The EU’s General Data Protection Regulation or GDPR came into force in May 2018. Since its implementation, it has irreversibly changed the data security landscape not just in Europe but across the Atlantic too. The new legislation is perhaps the most comprehensive and holistic set of data protection laws since the Sarbanes-Oxley Act of 2002. The Sarbanes-Oxley Act was mostly concerned with corporate governance practices. By comparison, the GDPR takes into account the vast changes in data protection needs and practices since 2002. The GDPR changes the way the internet has been collecting and managing sensitive and private information.
It gives EU citizens more control over the security of data than the average American has over their Cox Cable Packages. At the same time, websites are required to follow stricter compliance protocols to keep the data they collect secure. And the GDPR is not limited to UK or EU borders only. It will be required from global companies with EU based stakeholders, customers or vendors to become GDPR compliant. And with the penalties for non-compliance being as strict as they are, businesses can’t afford to lag behind. Here’s a look at how the cybersecurity landscape is changing post-GDPR.
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A broader Definition of “Personal Data”
Personal data has always been a much broader term than we conventionally recognize. Under the GDPR, an attempt has been made to encompass a much broader definition of personal data. In America, we usually consider the basics; names, phone numbers, and email ids. The new definition will also take into account postal codes, drivers licenses, credit cards, workplace, social profile, biometrics, and genetics.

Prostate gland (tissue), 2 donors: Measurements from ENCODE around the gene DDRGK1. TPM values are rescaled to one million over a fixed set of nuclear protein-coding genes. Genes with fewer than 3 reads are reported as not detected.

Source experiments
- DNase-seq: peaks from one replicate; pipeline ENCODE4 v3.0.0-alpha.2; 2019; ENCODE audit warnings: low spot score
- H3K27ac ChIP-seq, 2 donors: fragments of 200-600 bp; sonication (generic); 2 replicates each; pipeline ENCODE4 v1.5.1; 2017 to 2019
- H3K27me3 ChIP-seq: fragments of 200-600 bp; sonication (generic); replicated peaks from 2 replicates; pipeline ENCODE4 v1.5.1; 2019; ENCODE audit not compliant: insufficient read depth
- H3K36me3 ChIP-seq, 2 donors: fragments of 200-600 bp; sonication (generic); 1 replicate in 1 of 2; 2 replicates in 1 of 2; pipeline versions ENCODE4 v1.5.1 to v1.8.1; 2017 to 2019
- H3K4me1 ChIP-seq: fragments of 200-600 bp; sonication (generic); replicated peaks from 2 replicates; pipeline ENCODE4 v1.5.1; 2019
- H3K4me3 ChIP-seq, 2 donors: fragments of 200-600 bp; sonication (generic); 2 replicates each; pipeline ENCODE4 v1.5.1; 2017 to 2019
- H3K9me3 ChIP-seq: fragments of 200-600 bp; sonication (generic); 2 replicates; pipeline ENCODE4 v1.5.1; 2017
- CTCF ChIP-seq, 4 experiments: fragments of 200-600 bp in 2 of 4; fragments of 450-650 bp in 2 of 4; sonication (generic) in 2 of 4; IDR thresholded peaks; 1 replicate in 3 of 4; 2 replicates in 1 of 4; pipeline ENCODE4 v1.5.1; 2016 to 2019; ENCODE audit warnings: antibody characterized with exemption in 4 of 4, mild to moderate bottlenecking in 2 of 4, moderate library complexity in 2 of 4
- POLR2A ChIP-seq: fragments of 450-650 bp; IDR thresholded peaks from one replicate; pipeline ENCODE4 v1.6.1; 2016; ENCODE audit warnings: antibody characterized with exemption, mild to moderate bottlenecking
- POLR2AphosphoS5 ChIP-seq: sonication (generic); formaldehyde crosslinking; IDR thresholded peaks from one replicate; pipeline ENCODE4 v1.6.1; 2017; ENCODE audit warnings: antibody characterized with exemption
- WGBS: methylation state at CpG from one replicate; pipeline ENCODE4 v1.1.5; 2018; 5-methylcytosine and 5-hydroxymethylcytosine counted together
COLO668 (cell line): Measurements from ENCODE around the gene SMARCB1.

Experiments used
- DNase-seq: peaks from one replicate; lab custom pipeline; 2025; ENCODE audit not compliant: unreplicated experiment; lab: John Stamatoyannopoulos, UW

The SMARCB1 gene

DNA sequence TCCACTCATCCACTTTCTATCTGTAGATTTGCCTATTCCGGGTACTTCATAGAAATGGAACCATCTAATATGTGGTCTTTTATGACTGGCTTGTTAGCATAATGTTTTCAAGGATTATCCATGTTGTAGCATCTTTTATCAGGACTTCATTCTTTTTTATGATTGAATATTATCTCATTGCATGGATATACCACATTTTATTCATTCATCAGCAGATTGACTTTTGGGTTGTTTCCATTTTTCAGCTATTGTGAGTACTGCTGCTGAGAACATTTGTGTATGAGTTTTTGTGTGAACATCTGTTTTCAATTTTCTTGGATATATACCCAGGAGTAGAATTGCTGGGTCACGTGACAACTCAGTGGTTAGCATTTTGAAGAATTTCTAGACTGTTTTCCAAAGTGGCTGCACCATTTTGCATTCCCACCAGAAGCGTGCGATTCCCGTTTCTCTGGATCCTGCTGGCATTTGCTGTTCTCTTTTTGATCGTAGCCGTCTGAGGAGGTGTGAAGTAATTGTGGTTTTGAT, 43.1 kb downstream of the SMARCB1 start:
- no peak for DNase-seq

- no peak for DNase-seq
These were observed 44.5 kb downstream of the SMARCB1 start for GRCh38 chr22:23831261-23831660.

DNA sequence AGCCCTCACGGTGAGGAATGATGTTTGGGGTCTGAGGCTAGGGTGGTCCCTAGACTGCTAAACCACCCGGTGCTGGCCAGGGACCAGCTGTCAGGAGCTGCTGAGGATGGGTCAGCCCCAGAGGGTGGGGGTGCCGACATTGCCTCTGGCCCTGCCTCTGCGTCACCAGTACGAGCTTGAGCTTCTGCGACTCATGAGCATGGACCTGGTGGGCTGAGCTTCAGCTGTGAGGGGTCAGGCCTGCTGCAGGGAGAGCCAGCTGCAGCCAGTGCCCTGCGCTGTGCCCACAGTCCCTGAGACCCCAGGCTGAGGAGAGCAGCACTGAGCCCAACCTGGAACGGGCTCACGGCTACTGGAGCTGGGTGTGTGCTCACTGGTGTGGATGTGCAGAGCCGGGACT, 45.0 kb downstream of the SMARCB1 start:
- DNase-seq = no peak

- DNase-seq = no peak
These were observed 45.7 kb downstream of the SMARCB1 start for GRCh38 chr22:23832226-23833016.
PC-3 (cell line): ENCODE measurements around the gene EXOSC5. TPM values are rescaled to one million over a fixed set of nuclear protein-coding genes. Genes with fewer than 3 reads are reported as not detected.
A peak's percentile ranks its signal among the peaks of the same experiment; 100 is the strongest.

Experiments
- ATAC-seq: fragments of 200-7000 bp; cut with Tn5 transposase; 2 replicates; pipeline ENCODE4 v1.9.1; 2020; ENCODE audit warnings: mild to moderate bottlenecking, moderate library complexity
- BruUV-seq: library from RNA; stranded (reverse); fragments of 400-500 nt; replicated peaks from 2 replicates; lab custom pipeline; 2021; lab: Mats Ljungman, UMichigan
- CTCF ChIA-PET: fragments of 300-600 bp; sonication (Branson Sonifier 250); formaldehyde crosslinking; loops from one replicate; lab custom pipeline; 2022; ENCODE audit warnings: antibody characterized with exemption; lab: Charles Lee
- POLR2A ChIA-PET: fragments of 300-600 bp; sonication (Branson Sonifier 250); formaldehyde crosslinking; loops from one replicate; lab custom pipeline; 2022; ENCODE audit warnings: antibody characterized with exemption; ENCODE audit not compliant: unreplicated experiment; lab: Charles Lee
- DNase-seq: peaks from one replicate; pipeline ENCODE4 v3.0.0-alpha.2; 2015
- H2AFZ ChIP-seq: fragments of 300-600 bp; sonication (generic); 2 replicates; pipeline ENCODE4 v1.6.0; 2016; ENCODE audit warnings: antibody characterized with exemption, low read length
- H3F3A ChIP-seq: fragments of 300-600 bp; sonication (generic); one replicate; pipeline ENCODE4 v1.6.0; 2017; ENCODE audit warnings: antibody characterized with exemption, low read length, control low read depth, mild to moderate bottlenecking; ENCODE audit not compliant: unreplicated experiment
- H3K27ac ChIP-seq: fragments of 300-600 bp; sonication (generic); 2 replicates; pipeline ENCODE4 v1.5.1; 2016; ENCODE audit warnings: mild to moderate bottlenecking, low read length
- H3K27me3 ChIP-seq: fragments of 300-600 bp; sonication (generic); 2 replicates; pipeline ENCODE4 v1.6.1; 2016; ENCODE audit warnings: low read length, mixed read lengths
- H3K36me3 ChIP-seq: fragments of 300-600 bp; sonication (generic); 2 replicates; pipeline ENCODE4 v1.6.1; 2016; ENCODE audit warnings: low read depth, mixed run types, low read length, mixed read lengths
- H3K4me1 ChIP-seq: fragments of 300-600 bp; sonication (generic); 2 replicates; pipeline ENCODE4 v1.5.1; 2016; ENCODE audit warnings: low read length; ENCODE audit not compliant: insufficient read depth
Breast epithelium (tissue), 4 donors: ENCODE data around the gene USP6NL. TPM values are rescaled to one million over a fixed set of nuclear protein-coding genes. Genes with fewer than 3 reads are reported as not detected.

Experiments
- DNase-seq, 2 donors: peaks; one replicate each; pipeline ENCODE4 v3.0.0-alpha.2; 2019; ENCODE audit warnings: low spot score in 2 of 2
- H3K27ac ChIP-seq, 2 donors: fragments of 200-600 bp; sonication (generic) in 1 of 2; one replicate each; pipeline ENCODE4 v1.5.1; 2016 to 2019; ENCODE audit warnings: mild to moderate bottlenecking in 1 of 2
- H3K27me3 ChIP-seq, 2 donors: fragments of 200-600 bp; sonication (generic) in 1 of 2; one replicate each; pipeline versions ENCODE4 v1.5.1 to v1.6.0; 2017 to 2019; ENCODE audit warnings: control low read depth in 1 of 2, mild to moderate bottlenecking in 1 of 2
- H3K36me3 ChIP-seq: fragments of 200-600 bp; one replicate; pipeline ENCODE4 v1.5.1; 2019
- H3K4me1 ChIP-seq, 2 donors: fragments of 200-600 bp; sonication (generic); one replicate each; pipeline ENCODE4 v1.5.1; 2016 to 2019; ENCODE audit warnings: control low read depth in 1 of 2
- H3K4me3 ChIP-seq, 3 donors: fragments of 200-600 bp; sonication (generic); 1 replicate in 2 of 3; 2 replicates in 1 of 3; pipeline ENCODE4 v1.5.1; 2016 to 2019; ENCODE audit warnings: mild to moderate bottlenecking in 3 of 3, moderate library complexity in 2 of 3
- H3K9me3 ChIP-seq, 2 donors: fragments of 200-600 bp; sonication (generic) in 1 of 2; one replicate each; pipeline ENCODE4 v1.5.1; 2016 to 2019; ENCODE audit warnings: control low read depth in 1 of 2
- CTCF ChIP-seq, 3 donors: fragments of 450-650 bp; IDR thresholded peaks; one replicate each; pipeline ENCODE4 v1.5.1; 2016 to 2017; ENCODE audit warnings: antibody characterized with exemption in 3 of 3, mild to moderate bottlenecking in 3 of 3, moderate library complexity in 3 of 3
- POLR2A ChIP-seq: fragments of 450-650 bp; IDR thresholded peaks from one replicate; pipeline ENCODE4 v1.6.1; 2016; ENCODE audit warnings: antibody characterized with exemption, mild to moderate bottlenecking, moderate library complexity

This is not to mention bank account details, union memberships, and IP addresses. An aspect of this expansion in the definition is that companies now have to seek explicit consent from a person and explain how the collected data will be used. Simultaneously, the person has the right to withdraw consent and in response, the data collected has to be permanently erased.
Restrictions on Collection and Storage of Data
The GDPR has become synonymous with digital data privacy. This puts increased pressure on websites to tweak and even build new cybersecurity practices. With such actions comes the responsibility of transparency in obtaining consent. In earlier practice, it was simply assumed that by visiting a website, a person implies consent for access to their data for marketing purposes. Such an assumption is now an outdated option. Websites are now required to obtain consent through transparent and explicit means, visibly stated to the visitor. Additionally, there is greater scrutiny required in data processing as well as the need to report breaches within 72 hours.
The inadequacy of Conventional Security Tech
The potential of being compromised has increased greatly, even with the most secure networks in place. These days, most standard office equipment is internet enabled, opening up new, unsecured avenues for cyber attacks. With cyber threats becoming more sophisticated, there is a need for a correspondingly higher degree of sophistication in preventive measures.